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News Bureau - Illinois in the News

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  • Education Justice Project

    WUIS-FM (Springfield, Ill., April 18) – The Education Justice Project brought U. of I. classes to the Danville Correctional Center in Illinois. Since 2009, more than 220 incarcerated people have taken classes through the program. But there’s a growing debate over how to measure the success of programs like EJP beyond how many students are released and return to prison.

  • Capital investment incentives

    Crain’s Chicago Business (April 15) – Michelle D. Layser, a professor of law at Illinois, writes about how lawmakers often tout pro-gentrification ideas such as the new federal “opportunity zone” tax incentive as tools to promote capital investment in poor neighborhoods. If history is any guide, the latest effort to create these zones in Chicago won’t yield wide-reaching benefits, Layser says.

  • Political science

    Herald & Review (Decatur, Ill., April 11) – The 2020 campaign season is starting early for central Illinois, as Democrat Betsy Dirksen Londrigan announced Thursday she plans to challenge U.S. Rep. Rodney Davis again next year. Brian Gaines, a professor of political science at Illinois, says it’s not extraordinarily unusual for someone to announce his or her candidacy so far ahead of an election. “It’s not crazy to try and get your name out earlier,” he says. “… The only real advantage is trying to get a jump on other potential challengers to try to scare them out of the race.”

  • Agricultural economics

    Bloomberg (April 10) – The number of U.S. farms that are either very big or pretty small probably grew during a period when agriculture incomes fell 22 percent, pressuring mid-sized growers whose debt skyrocketed. “We’ve had sort of a hollowing out of the middle,” says Todd Kuethe, an agricultural economist at Illinois. “Either you’re one of these large farms or you’re one of these rural, residential farms.”

  • Teaching cursive

    KRIS-TV (Corpus Christi, Texas, April 8) – There is a debate on whether cursive is a valuable enough skill to be required in elementary education. Valerie Hotchkiss, a library director at the U. of I., thinks it is necessary for understanding historical documents. Without knowing cursive, students "will be locked out of doing research with literary papers and archival collections, they will not even be able to read their grandmother’s diary or their parents’ love letters.”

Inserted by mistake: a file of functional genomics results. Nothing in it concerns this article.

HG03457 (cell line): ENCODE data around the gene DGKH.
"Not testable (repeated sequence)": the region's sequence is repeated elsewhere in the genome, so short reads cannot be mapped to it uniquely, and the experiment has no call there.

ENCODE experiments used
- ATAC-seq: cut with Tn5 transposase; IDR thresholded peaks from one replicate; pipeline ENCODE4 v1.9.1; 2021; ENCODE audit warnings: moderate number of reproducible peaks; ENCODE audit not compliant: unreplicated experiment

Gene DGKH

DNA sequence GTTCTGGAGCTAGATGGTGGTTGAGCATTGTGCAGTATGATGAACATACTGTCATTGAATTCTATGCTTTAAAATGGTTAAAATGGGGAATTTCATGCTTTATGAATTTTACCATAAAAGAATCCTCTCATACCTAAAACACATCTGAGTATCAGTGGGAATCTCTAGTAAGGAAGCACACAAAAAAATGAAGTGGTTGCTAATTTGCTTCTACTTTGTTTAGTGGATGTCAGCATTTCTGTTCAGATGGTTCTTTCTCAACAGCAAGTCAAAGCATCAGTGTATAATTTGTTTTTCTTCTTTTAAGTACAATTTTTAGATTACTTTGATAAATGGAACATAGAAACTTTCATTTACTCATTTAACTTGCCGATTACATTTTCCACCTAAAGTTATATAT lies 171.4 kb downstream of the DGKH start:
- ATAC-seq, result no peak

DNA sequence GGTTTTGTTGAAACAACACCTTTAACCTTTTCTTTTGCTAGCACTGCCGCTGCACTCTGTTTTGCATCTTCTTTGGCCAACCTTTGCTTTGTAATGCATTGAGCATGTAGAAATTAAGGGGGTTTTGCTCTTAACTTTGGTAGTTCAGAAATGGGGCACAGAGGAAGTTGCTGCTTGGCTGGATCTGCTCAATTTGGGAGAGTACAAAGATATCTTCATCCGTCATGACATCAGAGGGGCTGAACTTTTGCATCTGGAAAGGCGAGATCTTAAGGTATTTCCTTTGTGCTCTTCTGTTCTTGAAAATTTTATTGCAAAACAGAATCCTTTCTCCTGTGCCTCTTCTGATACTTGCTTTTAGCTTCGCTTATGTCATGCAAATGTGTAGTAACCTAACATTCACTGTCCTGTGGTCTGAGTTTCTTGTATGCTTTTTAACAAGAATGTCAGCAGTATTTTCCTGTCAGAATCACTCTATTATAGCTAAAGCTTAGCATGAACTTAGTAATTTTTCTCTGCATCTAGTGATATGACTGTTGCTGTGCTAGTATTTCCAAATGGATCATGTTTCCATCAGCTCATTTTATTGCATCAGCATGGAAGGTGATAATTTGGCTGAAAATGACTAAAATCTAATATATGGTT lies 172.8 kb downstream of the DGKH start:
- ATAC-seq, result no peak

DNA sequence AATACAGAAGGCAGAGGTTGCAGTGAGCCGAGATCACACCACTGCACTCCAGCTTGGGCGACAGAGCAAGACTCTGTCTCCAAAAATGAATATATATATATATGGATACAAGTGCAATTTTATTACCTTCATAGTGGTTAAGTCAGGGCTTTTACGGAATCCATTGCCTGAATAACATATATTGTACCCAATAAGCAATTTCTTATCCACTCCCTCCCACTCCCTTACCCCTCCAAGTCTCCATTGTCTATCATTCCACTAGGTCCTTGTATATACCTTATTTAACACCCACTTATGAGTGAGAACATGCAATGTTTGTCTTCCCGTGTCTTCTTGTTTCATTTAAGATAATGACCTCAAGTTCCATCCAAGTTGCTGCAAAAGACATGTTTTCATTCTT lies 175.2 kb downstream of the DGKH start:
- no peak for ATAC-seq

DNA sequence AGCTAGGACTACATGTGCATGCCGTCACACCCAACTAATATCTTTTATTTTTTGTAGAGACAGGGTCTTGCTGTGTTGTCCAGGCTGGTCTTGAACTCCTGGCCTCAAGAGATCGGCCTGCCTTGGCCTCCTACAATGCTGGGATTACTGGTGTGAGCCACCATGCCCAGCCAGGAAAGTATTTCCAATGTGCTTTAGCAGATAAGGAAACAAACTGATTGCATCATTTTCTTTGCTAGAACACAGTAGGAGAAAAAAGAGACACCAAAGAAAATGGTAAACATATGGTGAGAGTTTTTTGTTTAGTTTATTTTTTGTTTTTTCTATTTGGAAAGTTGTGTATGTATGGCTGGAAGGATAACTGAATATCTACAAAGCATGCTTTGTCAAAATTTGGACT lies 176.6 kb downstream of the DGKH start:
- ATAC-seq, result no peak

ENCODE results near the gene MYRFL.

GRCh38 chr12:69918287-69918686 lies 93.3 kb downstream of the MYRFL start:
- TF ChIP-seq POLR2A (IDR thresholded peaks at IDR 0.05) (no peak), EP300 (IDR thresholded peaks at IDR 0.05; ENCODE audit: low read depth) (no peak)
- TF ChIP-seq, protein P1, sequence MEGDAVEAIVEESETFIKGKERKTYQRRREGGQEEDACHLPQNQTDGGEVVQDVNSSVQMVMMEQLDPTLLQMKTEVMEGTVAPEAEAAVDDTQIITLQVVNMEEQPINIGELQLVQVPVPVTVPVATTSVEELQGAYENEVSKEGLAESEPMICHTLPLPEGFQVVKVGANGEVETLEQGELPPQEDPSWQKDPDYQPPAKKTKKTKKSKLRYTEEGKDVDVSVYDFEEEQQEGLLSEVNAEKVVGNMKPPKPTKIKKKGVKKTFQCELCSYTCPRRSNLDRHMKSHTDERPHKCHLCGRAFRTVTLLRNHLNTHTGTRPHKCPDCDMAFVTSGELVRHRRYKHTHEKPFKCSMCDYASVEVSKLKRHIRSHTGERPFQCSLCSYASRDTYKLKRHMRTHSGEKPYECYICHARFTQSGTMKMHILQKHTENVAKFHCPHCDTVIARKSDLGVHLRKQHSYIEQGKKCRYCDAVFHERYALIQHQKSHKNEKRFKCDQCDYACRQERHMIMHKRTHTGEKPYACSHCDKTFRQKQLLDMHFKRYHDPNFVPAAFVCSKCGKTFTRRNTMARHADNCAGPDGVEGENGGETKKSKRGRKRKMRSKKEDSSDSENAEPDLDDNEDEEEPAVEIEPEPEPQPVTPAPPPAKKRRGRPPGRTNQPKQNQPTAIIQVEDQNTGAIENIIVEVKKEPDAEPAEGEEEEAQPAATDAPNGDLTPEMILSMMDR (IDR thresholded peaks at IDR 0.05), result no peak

• Student experiences

    Daily Herald (from The Associated Press; Arlington Heights, Ill., April 7) – Two fourth-year students at the U. of I. College of Veterinary Medicine are already getting some hands-on work with vaccinations, testing and other care. They were at the Coles County Animal Shelter on March 14, doing work that not only helps them prepare for their careers, but also provides care for pet owners who might not be able to get it otherwise.

  • Higher education funding

    The Southern Illinoisan (from Capitol News Illinois; Carbondale, Ill., April 3) – University of Illinois System President Tim Killeen called investment in higher education “part of the solution” to Illinois’ well-documented fiscal issues Wednesday during the system’s 10th annual lobby day at the Illinois State Capitol.

  • Aerospace engineering

    Sustainability Times (Paris, April 3) – U. of I. scientists have looked at various configurations of fuel and battery to see which ones would yield the best results in ensuring that planes kept their carrying capacity and range but with drastically reduced emissions. To do so, they explored how much net carbon emissions various hybrid-electric planes would emit based on their fuel use as well as on carbon use needed to charge their batteries. “In the energy supply chain there’s a phrase, from ‘well to wake.’ That is, fuel production begins at the oil well and ends at the wake of the airplane,” says Phillip Ansell, a professor of aerospace engineering at Illinois.

  • Hydrology

    Eos (Washington, D.C., March 28) – Over the past 50 years, hydrology has experienced a revolution in theory, technical application and interdisciplinary collaboration. Space-based topographic data, real-time weather telemetry and advances in computer technology have created a new, data-rich environment that has drastically changed how hydrology research is conducted and applied. “There’s an elephant in the room, though, the direct change that comes from humans,” says Murugesu Sivapalan, a professor of civil and environmental engineering at Illinois.

  • Psychology

    Pacific Standard (Santa Barbara, Calif., March 22) – The results of a new study suggest that environmentally enlightened religious leaders could coax congregants into viewing the fight against climate change as a vital moral issue. “With an increasingly polarized political climate in the U.S., there is a growing need for other channels of communication to promote environmental concerns,” write psychologists Faith Shin of the U. of I. and Jesse Preston of the University of Warwick.